a salesperson with impeccable dress taste clearly
Reading Time: 10 minutes (Andrew Neel.) Proceed with caution.
Reading Time: 10 minutes

Hi and welcome back! In the past, I’ve talked about Christianity as a business and evangelism as a salesmanship process. And I wasn’t kidding around. It ought to disturb non-Christians to know about the sheer amount of advice that Christians make available for free online about overcoming evangelism objections. Worse, Christians phrase this advice exactly as such. Today, let me show you some of the stone-cold salesmanship practiced around evangelism — and why that’s actually not a bad thing for Christians.

a salesperson with impeccable dress taste clearly
(Andrew Neel.) Proceed with caution.

(When I jokingly talk about Jesus Power, I mean that vial of magical pixie dust labeled “Jesus” that evangelicals think makes their Jesus-flavored endeavors successful. If they sprinkle Jesus Power over anything, it works exactly the way they want it to. Amazing — I mean, as an example of motivated reasoning and confirmation bias, at least! Incidentally, a Jesus Aura is the bright halo of Jesus Power that TRUE CHRISTIANs™ believe encircles them and can be sensed by non-believers. As the situation requires, heathens are supposedly disgusted or drawn close by this aura.)

What It Means to ‘Overcome Objections.’

In salesmanship lingo, an objection is simply any reason a potential customer gives for not purchasing a product. Salespeople seek to know that potential customer’s objections so they can overcome them. In turn, overcoming objections involves defeating those reasons somehow.

So if the customer’s objection involves cost, then overcoming this objection might involve stressing the value the product provides, comparing it favorably with similar products, or offering a rebate against the full price. As a last ditch effort, the salesperson might even slightly lower the product’s cost.

Sometimes, customers have a lot of objections regarding purchase. Some of these objections can be overcome fairly easily. For other objections, not even the best salesperson could ever overcome them.

(Examples of such difficult objections include not liking the product’s brand, being extremely poor or even homeless, hating the salesperson’s entire industry, or having a serious aesthetic preference, like color, that the company doesn’t actually offer for that product. Don’t worry, though! Advice exists for those too!)

For example, here’s a flowchart from a multi-level marketing scheme (MLM). It teaches hunbots how to overcome literally any objection from their marks:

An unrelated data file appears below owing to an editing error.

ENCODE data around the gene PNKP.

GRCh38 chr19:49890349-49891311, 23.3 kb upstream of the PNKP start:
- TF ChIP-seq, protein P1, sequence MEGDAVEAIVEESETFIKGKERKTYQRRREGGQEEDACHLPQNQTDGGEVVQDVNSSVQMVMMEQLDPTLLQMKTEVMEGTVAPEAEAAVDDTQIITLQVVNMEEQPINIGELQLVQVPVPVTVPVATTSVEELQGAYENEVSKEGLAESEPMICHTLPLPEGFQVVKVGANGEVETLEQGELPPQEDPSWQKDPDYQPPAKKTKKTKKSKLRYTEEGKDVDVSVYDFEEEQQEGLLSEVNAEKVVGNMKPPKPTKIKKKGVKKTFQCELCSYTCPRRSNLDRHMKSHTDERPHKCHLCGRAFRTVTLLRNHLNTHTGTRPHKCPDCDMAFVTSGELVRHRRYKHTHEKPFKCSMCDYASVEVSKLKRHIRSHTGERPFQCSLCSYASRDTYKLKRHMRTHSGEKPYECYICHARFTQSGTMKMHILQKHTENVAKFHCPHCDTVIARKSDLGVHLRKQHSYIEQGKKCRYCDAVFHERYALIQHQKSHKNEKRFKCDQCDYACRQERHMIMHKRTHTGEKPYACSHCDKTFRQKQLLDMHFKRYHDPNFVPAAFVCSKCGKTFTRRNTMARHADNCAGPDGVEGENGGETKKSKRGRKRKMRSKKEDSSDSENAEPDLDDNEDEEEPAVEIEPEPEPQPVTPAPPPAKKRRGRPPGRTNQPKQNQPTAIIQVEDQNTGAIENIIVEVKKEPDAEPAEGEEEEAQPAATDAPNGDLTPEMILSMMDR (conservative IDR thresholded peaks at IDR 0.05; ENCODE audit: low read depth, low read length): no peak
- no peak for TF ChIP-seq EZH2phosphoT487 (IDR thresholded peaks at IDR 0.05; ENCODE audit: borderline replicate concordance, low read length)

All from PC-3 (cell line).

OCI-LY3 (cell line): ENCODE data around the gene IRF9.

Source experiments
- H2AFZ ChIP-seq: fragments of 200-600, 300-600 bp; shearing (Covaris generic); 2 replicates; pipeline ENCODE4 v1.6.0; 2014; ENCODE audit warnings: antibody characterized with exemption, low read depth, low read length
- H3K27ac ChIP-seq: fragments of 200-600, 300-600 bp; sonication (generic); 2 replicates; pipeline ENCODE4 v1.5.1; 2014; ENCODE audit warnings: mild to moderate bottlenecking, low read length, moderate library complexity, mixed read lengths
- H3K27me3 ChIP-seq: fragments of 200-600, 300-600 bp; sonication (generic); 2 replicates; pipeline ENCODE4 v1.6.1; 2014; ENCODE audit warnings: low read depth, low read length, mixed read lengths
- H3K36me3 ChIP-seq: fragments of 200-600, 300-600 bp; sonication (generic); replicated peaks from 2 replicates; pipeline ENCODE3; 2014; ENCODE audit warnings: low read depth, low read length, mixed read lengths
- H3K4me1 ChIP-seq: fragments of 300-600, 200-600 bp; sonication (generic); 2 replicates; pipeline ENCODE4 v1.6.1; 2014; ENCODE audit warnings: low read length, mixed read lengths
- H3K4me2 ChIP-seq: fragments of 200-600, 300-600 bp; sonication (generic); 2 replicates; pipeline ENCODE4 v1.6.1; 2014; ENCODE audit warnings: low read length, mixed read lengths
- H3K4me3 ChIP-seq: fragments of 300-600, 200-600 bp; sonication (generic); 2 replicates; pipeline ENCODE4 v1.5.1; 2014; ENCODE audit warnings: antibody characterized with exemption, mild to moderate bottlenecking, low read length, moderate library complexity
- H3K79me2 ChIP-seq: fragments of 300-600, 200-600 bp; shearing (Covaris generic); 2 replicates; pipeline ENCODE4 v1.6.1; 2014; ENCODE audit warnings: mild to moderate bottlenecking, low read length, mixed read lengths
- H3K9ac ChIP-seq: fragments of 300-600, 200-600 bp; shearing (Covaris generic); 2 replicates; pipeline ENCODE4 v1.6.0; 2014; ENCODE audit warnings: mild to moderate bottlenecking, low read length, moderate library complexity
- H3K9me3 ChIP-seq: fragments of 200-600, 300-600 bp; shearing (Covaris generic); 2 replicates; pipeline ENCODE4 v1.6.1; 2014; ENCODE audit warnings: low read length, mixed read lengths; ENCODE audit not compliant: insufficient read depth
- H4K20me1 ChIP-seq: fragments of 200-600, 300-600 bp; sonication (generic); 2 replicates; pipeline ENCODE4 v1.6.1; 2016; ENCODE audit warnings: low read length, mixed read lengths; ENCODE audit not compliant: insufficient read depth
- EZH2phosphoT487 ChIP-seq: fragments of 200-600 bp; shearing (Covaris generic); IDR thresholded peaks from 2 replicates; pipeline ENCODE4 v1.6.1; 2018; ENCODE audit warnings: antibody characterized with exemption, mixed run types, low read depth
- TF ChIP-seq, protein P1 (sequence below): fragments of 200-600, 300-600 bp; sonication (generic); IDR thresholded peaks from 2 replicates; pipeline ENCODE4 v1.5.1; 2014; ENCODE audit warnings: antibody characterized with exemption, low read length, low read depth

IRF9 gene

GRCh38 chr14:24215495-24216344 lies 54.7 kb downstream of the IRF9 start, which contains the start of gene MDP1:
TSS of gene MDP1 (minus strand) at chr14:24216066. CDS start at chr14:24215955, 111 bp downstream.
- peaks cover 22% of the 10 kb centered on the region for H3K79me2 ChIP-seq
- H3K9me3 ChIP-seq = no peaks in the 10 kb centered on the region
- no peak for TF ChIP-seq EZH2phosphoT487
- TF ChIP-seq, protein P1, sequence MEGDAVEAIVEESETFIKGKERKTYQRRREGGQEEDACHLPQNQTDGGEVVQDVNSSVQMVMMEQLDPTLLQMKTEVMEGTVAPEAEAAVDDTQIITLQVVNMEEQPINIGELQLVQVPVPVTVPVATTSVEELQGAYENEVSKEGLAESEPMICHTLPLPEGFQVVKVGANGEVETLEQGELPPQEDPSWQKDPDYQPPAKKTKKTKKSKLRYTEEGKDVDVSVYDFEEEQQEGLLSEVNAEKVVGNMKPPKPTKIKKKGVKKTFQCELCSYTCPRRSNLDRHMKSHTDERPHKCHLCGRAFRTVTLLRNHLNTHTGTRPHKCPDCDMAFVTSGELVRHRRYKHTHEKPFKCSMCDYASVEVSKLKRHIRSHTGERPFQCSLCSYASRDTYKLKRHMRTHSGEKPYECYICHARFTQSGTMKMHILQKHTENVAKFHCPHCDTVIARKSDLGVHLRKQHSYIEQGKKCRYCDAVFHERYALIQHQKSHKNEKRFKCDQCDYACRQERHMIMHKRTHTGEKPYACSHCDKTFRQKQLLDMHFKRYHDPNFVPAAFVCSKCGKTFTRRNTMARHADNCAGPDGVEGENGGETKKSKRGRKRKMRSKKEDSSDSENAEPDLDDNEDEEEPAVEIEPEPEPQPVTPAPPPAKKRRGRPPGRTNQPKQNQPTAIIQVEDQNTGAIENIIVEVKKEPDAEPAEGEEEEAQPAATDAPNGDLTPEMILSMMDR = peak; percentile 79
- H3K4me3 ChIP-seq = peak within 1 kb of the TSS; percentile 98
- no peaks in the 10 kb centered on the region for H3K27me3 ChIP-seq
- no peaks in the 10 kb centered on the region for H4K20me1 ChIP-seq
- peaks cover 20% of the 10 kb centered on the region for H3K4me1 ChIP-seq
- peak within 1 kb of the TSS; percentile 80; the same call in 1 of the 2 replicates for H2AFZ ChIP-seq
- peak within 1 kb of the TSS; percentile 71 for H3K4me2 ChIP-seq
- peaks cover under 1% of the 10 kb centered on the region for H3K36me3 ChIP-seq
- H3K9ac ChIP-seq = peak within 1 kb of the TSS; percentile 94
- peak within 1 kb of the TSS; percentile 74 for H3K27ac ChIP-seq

harassment flowchart
Click to embiggen this very disturbing instruction guide for harassment. (If it still isn’t legible, the original can be found here.)

This is scary stuff. No legitimate company would ever expect any salesperson to go this far to overcome objections. However, a salesperson who desperately needs a sale can become downright harassing and scary toward customers as they seek to grind down resistance.

And sometimes, salespeople trying too hard can even go viral — for the worst reasons.

YouTube video

“The OFFICIAL Full Version Comcast Call with Ryan Block!” Uploaded July 17, 2014 by Robert Mercado.

And Now, Evangelism.

I know, I know: evangelism-minded Christians absolutely hate hearing that they’re salespeople. That makes their behavior seem way too coarse and self-serving for their liking.

Seriously, check out this hand-wringing over being compared to salespeople:

  • The Gospel Coalition (TGC): “Evangelism is Not a Sales Pitch.” Main objection: takes all the Jesus Power out of the process.
  • DZone“Evangelism is NOT Sales.” After a hilariously snooty lead-in, the writer offers a beyond-cringey attempt to play Silly Semantics (equivocation) with the words “sales” and “evangelism.”
  • Relevant“The Gospel Is Not a Sales Pitch.” Writer inaccurately claims to be getting nothing out of performing evangelism tasks. She also inaccurately thinks evangelism offers a long-term “relationship.” (With Jesus? Her church? Herself? Who knows? Does she?) It’s not not not the “quick fix” offered by sales. Nope!
  • InterVarsity Evangelism“Don’t Sell Jesus.” This one’s absolutely delusional about the nature of evangelism. Essayist offers the usual blahblah about a sales mentality removing Jesus Power from the conversion equation.

In all of the posts I consulted, I noticed the same trends. Evangelists bristle at the mere suggestion that evangelism belongs on the same shelf as ickie, worldly salesmanship.